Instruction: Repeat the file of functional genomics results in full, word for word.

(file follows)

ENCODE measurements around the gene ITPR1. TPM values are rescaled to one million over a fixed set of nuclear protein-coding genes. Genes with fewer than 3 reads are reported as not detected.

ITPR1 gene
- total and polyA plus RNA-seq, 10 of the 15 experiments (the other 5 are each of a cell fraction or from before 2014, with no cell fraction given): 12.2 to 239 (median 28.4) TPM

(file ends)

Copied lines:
ENCODE measurements around the gene ITPR1. TPM values are rescaled to one million over a fixed set of nuclear protein-coding genes. Genes with fewer than 3 reads are reported as not detected.

ITPR1 gene
- total and polyA plus RNA-seq, 10 of the 15 experiments (the other 5 are each of a cell fraction or from before 2014, with no cell fraction given): 12.2 to 239 (median 28.4) TPM